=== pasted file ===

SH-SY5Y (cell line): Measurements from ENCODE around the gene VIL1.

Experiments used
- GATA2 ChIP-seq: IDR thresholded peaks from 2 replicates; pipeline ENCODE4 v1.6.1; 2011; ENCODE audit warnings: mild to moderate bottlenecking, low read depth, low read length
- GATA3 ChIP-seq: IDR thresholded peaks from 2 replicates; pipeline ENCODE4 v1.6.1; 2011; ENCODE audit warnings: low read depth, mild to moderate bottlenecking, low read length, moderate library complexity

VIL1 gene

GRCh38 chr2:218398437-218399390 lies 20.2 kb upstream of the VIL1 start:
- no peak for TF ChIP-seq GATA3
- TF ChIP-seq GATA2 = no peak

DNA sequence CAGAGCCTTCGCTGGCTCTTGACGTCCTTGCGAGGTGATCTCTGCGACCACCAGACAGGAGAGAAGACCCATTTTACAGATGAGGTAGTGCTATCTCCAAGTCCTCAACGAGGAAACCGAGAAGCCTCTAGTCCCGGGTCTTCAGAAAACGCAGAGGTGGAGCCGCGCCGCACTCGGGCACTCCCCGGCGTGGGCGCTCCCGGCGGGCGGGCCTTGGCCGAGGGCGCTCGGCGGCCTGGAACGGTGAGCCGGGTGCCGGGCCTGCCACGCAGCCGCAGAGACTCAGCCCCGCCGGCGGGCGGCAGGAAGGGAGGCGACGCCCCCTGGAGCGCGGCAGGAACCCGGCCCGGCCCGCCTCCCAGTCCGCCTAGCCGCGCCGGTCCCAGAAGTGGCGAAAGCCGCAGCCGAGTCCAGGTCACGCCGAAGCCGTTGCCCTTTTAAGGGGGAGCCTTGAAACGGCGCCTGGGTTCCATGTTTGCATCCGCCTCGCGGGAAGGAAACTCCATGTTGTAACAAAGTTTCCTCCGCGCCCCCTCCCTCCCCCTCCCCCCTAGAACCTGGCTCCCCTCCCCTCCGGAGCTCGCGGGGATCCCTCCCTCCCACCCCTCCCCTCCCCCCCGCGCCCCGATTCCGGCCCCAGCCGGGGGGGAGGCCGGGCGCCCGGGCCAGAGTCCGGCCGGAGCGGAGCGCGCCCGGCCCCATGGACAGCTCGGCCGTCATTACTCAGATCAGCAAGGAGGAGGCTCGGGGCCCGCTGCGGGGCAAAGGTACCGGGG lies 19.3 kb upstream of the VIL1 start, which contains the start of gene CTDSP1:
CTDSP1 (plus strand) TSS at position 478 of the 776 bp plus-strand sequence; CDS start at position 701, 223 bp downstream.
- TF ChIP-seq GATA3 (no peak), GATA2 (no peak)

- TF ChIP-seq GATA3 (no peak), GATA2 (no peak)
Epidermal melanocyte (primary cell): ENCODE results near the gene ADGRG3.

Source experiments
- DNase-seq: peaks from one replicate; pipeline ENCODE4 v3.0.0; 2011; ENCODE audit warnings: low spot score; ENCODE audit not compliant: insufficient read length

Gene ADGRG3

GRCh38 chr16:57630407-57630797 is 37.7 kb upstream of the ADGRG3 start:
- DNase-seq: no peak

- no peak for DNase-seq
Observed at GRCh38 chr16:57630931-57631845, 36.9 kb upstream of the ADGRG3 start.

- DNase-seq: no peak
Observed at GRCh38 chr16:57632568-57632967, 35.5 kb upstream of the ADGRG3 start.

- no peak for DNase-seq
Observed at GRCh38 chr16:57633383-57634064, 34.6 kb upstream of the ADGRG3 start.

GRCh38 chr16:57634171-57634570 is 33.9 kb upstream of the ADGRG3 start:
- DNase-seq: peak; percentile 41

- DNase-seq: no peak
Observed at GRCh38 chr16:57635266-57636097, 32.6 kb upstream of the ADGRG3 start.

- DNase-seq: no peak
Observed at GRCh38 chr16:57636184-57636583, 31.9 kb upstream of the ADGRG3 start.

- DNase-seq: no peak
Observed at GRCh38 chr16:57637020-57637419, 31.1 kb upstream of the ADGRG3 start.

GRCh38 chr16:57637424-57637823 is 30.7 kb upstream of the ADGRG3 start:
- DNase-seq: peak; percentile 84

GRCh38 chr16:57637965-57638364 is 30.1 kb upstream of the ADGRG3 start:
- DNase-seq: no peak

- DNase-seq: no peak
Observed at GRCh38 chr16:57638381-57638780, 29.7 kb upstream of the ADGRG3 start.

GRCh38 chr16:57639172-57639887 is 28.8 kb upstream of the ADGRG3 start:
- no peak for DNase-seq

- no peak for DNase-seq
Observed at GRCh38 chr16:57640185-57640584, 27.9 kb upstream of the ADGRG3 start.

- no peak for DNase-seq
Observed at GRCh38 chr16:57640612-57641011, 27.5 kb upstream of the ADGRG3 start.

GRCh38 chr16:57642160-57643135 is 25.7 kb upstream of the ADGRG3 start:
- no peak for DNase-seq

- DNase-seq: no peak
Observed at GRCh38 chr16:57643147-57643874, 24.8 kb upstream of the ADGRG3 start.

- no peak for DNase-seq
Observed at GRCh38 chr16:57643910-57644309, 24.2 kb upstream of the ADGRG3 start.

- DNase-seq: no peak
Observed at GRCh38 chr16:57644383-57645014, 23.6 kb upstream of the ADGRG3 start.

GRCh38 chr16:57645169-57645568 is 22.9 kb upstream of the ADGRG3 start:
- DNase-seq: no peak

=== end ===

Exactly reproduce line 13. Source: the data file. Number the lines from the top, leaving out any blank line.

Epidermal melanocyte (primary cell): ENCODE results near the gene ADGRG3.